Painting with “dirty” blood

Icelandic photography school student uses a queer man’s blood to raise awareness surrounding the blood donation bias.

In a provocative final assignment for her first year in The School of photography (Ljósmyndaskólinn) student Heiðrún Fivelstad has chosen to shine a light on blood donation laws in Iceland. The artwork, entitled “Skítugt Blóð” or “Dirty Blood,” is a photo of a queer Icelandic man with the words “Skítugt Blóð” painted over it in real blood.

The blood was donated by another queer man to drive the artist’s message home. The prompt for the project was to take something she’d already been working on and push it one step further. Heiðrún’s original piece was just the photo of her subject on its own; the blood was added to enhance the message she wanted to convey.

Pose, pose, pose

“We were learning about art history and there’s a saint that came up, his name is Saint Sebastian,” she says. ”He was portrayed very homoerotically, very gay, and that intrigued me. He was a Christian during the Roman era and was sentenced to death because of it. He was stricken with plague-infected arrows, but survived the execution and was nursed back to health. The paintings show him as a young, attractive male stricken with the arrows, but he always seems unfazed by them.” She notes, clarifying “he’s shown like a twink,” she laughs.

“The search results come up with headlines that read “gay men are finally able to give blood,” but it’s all about the proposals. It’s all of these huge positive titles like “Proposals for a bill for a one year period blah blah blah” and it hasn’t gone through. And it’s been years which is annoying!”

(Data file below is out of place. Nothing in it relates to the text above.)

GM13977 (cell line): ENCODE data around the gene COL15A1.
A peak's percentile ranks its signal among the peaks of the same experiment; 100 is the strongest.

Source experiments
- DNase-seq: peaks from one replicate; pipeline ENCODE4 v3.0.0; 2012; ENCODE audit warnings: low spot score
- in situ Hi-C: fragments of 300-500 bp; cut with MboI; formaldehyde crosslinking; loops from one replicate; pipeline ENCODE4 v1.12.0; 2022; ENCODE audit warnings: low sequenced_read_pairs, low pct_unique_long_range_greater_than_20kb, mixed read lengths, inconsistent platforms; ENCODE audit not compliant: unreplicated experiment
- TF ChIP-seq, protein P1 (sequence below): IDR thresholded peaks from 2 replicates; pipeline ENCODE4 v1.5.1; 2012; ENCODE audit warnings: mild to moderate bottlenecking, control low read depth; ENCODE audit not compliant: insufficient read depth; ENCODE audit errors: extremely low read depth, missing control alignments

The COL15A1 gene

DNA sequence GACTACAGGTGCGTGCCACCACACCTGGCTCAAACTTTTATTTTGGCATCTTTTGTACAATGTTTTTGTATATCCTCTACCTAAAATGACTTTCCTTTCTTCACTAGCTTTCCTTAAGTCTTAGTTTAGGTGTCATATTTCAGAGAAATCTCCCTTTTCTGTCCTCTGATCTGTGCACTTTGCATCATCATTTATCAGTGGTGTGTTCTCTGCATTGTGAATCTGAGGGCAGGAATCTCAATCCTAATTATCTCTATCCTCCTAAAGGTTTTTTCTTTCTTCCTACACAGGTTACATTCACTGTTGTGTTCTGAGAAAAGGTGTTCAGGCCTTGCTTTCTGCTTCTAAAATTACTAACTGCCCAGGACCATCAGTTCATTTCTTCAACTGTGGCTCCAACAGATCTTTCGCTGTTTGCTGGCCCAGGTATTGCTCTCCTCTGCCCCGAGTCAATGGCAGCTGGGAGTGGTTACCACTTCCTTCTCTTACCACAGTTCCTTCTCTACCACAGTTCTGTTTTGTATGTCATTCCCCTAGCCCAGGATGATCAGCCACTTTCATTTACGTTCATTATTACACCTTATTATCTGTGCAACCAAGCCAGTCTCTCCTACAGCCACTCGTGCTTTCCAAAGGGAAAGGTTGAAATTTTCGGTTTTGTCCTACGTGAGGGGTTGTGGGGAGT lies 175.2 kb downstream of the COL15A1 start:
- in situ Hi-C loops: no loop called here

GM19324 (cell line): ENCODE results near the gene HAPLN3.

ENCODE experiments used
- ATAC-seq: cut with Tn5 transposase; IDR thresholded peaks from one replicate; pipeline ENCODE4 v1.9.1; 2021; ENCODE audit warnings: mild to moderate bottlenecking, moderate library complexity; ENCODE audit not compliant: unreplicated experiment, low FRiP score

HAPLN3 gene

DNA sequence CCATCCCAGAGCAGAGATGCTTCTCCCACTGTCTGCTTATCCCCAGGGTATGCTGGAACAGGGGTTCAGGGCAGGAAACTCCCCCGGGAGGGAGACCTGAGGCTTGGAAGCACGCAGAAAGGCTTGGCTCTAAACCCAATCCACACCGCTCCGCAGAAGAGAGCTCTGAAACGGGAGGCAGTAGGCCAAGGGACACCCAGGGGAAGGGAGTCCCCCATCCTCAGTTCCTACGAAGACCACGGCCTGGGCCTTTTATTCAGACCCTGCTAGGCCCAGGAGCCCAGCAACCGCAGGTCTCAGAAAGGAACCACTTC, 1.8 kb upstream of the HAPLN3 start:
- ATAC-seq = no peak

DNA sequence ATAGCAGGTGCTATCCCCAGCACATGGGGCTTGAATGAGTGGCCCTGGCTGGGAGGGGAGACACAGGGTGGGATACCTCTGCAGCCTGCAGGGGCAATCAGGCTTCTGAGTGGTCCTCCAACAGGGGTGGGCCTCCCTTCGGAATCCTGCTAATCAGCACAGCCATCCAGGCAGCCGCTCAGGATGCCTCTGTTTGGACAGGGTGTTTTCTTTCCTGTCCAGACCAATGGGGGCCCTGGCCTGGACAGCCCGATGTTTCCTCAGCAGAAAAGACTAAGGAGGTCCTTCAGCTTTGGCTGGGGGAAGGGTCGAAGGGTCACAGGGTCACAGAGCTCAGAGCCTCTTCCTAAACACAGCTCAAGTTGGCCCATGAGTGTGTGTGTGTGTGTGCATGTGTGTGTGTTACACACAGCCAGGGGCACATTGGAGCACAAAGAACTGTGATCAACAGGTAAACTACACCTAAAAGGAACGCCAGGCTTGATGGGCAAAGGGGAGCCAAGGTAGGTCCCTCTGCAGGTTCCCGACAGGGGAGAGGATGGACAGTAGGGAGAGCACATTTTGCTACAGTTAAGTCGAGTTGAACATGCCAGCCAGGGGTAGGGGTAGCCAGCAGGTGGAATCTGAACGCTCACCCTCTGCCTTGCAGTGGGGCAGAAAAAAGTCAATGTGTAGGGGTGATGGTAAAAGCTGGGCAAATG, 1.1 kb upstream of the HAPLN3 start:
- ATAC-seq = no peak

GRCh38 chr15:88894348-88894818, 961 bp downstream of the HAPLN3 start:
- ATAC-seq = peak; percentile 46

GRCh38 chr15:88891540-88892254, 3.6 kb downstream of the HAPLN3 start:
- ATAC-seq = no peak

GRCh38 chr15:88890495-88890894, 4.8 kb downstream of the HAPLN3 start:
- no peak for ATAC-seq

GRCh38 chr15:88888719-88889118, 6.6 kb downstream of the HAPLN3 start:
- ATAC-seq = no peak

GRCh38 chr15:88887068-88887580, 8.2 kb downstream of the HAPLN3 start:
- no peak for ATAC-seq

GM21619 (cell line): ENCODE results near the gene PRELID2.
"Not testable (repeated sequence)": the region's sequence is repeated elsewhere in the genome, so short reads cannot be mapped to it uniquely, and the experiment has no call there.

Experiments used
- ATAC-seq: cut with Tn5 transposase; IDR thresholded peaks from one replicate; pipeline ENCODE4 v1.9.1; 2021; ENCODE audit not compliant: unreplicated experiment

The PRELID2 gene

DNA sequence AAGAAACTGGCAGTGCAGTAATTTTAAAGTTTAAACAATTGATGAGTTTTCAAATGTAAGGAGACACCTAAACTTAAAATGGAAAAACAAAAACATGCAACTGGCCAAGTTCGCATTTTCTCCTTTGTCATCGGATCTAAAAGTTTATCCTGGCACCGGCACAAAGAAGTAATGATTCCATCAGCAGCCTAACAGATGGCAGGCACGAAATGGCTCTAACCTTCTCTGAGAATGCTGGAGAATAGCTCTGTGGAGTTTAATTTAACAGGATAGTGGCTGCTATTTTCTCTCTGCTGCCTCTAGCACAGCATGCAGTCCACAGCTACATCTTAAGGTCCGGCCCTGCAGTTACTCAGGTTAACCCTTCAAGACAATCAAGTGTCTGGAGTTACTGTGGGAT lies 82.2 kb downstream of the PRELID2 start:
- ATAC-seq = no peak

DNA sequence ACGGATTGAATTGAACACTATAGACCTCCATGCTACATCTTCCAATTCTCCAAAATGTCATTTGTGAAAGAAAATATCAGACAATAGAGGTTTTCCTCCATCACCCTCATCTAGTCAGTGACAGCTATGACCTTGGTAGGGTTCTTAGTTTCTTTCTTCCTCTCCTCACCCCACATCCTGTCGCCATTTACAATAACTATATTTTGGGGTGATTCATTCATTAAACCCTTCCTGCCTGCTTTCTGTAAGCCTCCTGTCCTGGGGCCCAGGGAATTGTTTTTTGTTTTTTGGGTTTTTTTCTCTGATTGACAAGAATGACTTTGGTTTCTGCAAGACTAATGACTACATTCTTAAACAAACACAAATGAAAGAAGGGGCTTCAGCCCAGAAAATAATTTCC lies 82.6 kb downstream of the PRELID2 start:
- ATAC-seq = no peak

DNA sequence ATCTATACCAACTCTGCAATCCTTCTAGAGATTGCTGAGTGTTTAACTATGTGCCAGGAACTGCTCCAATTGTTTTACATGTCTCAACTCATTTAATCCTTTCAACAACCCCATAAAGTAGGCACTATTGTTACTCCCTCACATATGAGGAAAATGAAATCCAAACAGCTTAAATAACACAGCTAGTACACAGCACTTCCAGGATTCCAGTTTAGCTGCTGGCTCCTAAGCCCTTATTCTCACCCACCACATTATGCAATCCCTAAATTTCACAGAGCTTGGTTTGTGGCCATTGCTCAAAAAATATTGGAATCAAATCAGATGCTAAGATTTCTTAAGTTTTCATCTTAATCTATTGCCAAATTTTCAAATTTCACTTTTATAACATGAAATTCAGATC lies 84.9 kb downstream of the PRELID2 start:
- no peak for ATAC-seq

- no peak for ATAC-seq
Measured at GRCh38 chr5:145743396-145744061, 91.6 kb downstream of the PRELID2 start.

The story of Saint Sebastian was the original inspiration for the piece before it was pushed the extra mile. Svenni (Sveinn Snær Kristjánsson), the subject of her photo, is holding a similar pose but was chosen as an updated interpretation of Saint Sebastian. “[The Saint] is always shown as this buff or twinky guy but with my work, I wanted to do a modern version of that, a modern version of what a queer man looks like today,” says Heiðrún. Body positivity and weight stigma in the queer community are also themes in the piece. “So he’s queer and he’s plus size and he’s a beautiful model to photograph. It’s a modernized version of what we consider to be a queer man. I wanted to take it all the way.”

Heiðrún’s work also coincides with the ending of one plague and speaks to another plague the queer community has faced. “Saint Sebastian was popular in the middle ages because he survived the plague of the time that he was infected with by these arrows. During the AIDS pandemic, he became a super popular inspiration for queer artists as well. They used Saint Sebastian as an inspiration of being infected with the plague and overcoming it,” she says.

Queer men still banned completely

For Heiðrún the covid pandemic provided another lens through which to interpret the AIDS crisis and the stigma surrounding infection, just as the plague that Saint Sebastian was infected with. It put into sharp focus the discrimination queer men (and those that have sex with them) face when it comes to donating their blood. “I was looking at archival news coverage and found an article by Bjarni Snæbjörnsson that he wrote 20 years ago and still applies today. Every word still applies. They were calling for more blood and he was saying that he can’t go and give blood because he’s gay,” she says.

To her surprise, nothing about the rules on blood donation has changed in those 20 years. She explains “I thought that there was this proposition a few years ago to change the rule from “queer men can’t give blood at all” to a “year of abstinence and you can donate.” Þórólfur Guðnason, the Chief Epidemiologist was talking about a 3 to 4-month period because that is what other Nordic countries have in place. I thought that had gone through, that something had gone through!”

“Between the blood bank itself and the Ministry of Health, I wasn’t sure which one was discriminatory. It seems at the end of the day it stops with the government though.”